Beth Israel Deaconess Rolls Out Google Glass In the ER


Boston, MA-based Beth Israel Deaconess Medical Center is expanding its use of Google Glass after finishing a successful pilot in the ER earlier this year. BIDMC’s ER is is a high-volume Level 1 Trauma Center that sees an average of 55,000 visits per year. The overall goals of the project were to evaluate whether Google Glass technology could be implemented in a way that improved efficiency and service in the ER.

BIDMC’s pilot of Google Glass began in December 2013, when four ER doctors and 10 other clinicians dawned the headsets and began using them to access patient records at the bedside. Physicians have long suggested that bringing computers into the exam room has had an overall negative impact on the doctor-patient relationship. The hope for Glass is that it can present information to doctors in a somewhat less obtrusive way, while simultaneously improving efficiencies around searching for and finding patient charts within the ER dashboard system.

Prior to rolling Glass out to clinicians, the devices were modified, stripping them of their ability to communicate outside of the BIDMC firewalls or upload data to Google’s cloud. Instead, the glasses communicate with locally hosted apps and clinical information system through an encrypted internet connection.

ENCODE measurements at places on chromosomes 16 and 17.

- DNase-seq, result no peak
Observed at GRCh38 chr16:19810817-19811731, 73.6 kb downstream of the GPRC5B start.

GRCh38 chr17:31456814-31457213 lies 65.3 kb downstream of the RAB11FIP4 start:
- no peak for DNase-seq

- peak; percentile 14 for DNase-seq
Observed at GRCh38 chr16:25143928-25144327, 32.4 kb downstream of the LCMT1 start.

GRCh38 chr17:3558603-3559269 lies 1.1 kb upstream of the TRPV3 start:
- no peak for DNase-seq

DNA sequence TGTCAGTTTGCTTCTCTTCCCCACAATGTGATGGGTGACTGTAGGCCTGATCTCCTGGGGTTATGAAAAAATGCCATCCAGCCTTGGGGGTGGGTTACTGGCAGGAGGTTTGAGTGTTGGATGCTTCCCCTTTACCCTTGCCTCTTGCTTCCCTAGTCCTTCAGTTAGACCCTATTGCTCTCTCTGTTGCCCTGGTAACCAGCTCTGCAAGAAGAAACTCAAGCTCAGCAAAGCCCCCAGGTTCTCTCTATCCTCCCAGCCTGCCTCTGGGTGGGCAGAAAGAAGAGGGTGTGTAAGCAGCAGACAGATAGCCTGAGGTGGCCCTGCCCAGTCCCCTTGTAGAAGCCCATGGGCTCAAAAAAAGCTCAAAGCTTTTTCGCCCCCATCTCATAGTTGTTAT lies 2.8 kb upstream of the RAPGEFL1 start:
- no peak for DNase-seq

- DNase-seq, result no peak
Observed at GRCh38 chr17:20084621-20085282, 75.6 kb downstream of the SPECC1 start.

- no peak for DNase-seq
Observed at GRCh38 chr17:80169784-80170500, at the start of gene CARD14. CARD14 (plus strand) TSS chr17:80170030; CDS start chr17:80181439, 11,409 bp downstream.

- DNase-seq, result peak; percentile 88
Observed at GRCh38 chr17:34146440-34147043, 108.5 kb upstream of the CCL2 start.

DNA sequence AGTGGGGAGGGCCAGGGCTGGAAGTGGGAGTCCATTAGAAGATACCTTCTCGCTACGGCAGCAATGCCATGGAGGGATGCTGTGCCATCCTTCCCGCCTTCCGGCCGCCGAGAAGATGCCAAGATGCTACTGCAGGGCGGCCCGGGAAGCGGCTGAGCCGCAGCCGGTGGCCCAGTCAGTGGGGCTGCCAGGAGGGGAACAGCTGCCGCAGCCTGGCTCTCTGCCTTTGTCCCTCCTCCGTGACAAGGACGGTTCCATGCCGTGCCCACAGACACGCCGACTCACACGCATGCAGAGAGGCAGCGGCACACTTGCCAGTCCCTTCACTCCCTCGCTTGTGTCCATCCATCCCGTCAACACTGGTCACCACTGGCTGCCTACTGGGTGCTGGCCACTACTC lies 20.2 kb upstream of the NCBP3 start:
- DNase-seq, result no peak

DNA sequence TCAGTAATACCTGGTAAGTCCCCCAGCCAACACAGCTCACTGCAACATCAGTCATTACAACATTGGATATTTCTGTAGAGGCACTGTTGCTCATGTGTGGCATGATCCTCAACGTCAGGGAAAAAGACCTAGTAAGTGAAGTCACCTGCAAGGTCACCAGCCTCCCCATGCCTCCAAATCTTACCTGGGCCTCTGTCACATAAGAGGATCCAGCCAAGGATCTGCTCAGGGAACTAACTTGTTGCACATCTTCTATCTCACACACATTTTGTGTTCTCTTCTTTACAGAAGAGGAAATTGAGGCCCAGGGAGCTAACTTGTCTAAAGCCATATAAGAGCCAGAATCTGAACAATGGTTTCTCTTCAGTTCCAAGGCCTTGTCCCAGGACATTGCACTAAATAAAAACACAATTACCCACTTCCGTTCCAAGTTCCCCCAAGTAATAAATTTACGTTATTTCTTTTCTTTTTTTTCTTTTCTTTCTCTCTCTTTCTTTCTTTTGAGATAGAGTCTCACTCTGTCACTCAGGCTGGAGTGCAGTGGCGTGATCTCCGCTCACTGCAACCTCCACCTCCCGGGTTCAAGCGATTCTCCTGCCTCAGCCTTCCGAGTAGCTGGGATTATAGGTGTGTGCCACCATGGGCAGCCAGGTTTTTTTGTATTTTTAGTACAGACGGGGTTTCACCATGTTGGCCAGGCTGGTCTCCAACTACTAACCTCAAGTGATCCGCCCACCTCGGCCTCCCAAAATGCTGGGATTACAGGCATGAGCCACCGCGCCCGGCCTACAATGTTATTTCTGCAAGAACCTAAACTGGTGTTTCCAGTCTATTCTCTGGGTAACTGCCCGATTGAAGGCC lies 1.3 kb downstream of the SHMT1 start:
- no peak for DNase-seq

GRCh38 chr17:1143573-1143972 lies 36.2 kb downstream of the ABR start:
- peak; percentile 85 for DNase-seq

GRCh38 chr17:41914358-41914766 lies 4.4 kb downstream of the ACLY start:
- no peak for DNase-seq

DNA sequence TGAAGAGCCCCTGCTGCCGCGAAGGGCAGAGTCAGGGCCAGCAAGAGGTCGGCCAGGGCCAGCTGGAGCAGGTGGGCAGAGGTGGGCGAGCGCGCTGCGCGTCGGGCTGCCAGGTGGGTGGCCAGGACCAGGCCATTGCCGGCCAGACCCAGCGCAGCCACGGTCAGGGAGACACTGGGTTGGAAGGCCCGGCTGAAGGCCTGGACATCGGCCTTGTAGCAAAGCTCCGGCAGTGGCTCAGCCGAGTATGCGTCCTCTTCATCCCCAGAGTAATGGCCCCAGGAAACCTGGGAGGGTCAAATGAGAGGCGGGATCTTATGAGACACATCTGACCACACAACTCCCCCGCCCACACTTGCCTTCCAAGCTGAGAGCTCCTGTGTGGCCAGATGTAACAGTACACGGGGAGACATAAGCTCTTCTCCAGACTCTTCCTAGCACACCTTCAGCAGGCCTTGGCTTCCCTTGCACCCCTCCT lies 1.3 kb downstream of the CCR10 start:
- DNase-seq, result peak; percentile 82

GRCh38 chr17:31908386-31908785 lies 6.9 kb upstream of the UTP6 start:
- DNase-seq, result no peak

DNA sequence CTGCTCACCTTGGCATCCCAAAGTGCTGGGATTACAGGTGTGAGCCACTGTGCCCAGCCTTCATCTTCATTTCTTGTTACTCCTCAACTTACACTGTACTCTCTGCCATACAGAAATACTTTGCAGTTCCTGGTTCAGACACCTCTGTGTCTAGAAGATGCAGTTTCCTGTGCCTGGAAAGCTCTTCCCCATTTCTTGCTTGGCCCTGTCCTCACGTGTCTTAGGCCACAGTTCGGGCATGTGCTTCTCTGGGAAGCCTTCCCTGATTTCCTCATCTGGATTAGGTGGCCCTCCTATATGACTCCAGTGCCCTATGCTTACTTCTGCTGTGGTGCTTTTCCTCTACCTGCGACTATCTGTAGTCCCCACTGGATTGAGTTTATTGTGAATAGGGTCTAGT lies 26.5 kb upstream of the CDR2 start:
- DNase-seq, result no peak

With HIPAA-compliant glasses in place, BIDMC still had the task of developing a new clinical information system to run on them, and then rolling the system out across the ER for the pilot. This work was accomplished under the direction of CIO John Halamka, MD. Halamka’s team developed a modified version of BIDMC’s homegrown ER tracker that sliced clinical information into Google Glass cards that doctors could scroll through to display key information about a patient, such as chief complaint, allergies, medications, test results, images, and vitals. “It looks weird,” says Halamka, “but it’s better than staring at a tablet or a laptop."

Inside the ER, monitors were mounted outside of each patient’s room that display a QR code. On the way into the room, ER physicians scan the code, and the patient’s record is immediately returned within the Google Glass viewer. One participant of the pilot, Dr. Stephen Horng, said “Over the past 3 months, I have been using Google Glass clinically while working in the Emergency Department. This user experience has been fundamentally different than our previous experiences with Tablets and Smartphones. As a wearable device that is always on and ready, it has remarkably streamlined clinical workflows that involve information gathering."

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